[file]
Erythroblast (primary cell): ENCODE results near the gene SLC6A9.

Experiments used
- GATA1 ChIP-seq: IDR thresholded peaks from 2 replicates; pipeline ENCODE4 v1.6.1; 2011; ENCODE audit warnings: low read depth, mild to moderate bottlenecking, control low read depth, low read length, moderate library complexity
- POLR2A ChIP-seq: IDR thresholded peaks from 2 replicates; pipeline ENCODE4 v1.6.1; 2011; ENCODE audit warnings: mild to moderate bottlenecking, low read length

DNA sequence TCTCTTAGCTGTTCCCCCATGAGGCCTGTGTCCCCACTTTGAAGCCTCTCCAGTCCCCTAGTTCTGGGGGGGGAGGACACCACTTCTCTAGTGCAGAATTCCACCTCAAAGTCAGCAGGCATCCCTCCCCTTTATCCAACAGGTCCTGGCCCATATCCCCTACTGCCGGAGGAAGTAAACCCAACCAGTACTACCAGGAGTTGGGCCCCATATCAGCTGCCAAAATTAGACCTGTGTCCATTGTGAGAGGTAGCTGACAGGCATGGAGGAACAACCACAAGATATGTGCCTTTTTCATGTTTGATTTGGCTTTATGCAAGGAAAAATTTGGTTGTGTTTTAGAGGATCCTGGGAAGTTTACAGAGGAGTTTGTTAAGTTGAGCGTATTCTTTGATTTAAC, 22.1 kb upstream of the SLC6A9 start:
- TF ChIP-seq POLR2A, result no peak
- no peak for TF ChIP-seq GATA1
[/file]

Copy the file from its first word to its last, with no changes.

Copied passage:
Erythroblast (primary cell): ENCODE results near the gene SLC6A9.

Experiments used
- GATA1 ChIP-seq: IDR thresholded peaks from 2 replicates; pipeline ENCODE4 v1.6.1; 2011; ENCODE audit warnings: low read depth, mild to moderate bottlenecking, control low read depth, low read length, moderate library complexity
- POLR2A ChIP-seq: IDR thresholded peaks from 2 replicates; pipeline ENCODE4 v1.6.1; 2011; ENCODE audit warnings: mild to moderate bottlenecking, low read length

DNA sequence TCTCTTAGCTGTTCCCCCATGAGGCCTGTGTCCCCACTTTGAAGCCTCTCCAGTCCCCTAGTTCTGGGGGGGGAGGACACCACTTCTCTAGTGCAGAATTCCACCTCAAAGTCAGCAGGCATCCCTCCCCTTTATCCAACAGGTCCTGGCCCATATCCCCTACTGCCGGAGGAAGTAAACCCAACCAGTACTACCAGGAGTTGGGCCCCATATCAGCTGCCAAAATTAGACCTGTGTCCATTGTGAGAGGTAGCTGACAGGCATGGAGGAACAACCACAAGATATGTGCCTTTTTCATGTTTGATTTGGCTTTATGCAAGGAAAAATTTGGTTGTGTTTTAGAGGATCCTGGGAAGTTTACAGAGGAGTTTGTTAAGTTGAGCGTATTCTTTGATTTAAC, 22.1 kb upstream of the SLC6A9 start:
- TF ChIP-seq POLR2A, result no peak
- no peak for TF ChIP-seq GATA1